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commented Jun 21, 2018

I'm confused; nvm is per-user, which means that each user must have their own $NVM_DIR - which includes having their own installation of nvm.

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commented Jun 21, 2018

This seems like something that would be better to have discussed in an issue first.

Now that you have a PR, can you provide some failing tests?

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commented Jun 21, 2018

In the default situation each user is responsible for managing their copy of nvm. This allows for a system-wide approach that can be managed from a single point.

  • Install nvm in /opt/nvm
  • For /etc/profile.d/nvm.sh, add:
export NVM_DIR="$HOME/.nvm"
[ -s "/opt/nvm/nvm.sh" ] && \. "/opt/nvm/nvm.sh" # This loads nvm

nvm install works fine, installs in $HOME/.nvm
nvm use works fine too
nvm exec fails, because it looks for nvm-exec in $HOME/.nvm, which only contains the localized Node installs, not nvm.

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commented Jun 21, 2018

Updated PR to include test that causes nvm exec to fail when NVM_DIR is different from where nvm.sh is located.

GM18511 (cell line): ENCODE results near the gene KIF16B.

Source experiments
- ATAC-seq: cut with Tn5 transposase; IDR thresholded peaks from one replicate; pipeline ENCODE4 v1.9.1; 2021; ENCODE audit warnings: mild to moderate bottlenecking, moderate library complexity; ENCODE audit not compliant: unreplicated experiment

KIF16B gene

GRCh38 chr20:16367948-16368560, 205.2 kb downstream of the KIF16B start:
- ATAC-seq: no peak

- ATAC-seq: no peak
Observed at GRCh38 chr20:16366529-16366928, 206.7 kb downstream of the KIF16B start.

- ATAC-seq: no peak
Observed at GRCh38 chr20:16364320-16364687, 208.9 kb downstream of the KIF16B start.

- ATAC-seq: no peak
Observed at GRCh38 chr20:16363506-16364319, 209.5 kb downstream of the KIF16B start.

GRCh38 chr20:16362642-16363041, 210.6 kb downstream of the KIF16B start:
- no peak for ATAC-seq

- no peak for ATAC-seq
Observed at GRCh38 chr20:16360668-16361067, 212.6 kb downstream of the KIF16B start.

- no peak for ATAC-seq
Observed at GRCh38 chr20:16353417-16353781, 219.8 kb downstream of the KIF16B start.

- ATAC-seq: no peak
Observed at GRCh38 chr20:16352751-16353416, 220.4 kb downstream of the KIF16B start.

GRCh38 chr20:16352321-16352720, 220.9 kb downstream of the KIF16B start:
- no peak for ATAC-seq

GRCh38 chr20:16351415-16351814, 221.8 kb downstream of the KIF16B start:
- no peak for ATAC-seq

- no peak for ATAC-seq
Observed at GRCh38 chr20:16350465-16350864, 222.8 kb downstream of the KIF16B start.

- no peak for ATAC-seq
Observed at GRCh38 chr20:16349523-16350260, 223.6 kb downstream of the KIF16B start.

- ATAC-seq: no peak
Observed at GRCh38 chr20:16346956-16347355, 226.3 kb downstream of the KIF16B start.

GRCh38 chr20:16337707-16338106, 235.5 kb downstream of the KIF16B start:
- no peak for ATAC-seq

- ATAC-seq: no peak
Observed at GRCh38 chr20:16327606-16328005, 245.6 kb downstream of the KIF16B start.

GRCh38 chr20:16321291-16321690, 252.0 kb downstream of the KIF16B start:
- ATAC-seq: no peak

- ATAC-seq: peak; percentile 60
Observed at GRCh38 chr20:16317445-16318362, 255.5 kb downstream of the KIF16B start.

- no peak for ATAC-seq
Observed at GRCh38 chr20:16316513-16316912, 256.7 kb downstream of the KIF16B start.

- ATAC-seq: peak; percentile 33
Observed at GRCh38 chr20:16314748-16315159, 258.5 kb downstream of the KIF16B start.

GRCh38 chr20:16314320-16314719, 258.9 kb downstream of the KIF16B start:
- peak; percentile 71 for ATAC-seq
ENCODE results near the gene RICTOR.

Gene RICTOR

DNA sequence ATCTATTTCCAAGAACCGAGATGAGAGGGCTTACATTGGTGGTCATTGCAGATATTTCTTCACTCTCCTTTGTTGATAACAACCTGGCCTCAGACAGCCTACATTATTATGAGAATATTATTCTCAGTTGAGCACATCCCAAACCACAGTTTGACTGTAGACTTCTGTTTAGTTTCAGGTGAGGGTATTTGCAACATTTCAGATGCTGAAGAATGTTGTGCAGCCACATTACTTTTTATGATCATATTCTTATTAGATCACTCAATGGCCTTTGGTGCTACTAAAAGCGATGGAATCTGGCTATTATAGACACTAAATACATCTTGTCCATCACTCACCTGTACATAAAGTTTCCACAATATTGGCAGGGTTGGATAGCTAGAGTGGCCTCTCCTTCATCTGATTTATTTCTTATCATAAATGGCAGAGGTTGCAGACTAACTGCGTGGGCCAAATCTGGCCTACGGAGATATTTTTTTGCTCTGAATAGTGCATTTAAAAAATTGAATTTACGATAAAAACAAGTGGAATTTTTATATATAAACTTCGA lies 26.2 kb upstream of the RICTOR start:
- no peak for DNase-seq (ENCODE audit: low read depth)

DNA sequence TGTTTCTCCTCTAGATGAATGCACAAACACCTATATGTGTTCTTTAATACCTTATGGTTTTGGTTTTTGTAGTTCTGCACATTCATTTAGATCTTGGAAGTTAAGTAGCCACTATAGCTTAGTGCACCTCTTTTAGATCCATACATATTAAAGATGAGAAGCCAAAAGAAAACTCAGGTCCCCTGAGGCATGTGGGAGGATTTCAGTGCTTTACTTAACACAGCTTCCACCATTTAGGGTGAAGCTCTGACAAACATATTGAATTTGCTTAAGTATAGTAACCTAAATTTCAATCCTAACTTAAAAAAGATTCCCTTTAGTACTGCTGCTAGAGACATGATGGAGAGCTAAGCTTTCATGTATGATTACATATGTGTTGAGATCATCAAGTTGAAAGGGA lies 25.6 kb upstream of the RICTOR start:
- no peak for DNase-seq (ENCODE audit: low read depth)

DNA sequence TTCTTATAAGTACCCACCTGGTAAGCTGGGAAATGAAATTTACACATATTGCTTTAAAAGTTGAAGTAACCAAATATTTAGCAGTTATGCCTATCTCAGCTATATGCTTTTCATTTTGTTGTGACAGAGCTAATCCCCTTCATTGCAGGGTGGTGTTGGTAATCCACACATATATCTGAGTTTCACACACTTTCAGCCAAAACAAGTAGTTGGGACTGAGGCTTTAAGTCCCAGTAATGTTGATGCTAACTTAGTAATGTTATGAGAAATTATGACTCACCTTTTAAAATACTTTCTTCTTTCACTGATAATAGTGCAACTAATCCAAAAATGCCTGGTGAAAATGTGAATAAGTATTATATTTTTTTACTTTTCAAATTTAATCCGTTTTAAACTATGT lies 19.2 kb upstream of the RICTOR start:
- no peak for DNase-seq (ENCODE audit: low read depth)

@msaladna msaladna force-pushed the apisnetworks:master branch from 2a354a8 to 626b960 Jun 21, 2018

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commented Jun 21, 2018

Right - but NVM_DIR is not "the directory holding node installs", it's "the directory holding nvm itself AND the node installs, including nvm-exec".

Add test for NVM_DIR outside nvm.sh
Fix symlink traversal

@msaladna msaladna force-pushed the apisnetworks:master branch from 626b960 to ca358b1 Jun 21, 2018

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commented Jun 21, 2018

What then would be another approach for having a single nvm instance where each user can have their own Node installs without putting every user under the same group and giving the group rwx or having each user manage their own nvm git repository?